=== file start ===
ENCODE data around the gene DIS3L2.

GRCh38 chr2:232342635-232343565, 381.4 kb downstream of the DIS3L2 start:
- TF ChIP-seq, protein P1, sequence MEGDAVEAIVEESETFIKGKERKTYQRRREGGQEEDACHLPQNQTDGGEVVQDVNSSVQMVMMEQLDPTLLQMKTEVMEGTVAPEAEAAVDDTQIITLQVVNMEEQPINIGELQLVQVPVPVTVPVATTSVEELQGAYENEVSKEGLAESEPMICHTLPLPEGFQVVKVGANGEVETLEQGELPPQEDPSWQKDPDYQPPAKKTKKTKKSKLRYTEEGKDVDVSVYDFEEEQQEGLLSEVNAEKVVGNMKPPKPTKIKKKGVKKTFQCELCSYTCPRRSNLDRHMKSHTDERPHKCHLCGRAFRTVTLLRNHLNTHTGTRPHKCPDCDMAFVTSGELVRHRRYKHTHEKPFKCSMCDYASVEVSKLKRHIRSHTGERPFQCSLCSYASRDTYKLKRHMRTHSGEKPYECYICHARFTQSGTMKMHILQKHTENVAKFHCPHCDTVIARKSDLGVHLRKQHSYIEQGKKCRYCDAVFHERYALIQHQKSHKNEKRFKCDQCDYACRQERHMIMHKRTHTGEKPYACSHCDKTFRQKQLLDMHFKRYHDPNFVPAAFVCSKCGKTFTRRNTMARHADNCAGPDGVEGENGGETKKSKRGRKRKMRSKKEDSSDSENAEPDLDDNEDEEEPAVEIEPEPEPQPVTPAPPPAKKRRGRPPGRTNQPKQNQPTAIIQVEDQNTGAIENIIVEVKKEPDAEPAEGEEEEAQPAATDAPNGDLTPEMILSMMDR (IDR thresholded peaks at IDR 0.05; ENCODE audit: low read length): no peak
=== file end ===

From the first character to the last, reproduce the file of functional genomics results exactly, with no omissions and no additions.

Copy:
ENCODE data around the gene DIS3L2.

GRCh38 chr2:232342635-232343565, 381.4 kb downstream of the DIS3L2 start:
- TF ChIP-seq, protein P1, sequence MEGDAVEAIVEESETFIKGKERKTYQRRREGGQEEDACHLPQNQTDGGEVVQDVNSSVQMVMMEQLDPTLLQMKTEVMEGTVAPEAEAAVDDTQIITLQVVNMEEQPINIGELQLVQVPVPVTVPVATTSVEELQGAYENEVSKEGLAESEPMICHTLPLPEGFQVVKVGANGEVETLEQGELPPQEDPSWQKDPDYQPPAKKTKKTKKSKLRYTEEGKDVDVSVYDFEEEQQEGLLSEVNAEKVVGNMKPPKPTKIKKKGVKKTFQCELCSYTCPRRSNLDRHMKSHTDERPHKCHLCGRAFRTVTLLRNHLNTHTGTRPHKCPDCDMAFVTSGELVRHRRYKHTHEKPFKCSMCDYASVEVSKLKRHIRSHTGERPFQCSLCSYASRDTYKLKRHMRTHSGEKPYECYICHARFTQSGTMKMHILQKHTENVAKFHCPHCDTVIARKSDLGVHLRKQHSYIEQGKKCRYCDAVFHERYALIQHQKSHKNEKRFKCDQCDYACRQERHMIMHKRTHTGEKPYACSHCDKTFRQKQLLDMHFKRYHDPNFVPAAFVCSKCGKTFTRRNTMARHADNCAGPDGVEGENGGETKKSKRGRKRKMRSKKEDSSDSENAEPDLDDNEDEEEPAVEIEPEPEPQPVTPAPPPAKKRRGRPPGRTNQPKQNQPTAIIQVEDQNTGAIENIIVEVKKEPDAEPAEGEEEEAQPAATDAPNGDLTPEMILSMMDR (IDR thresholded peaks at IDR 0.05; ENCODE audit: low read length): no peak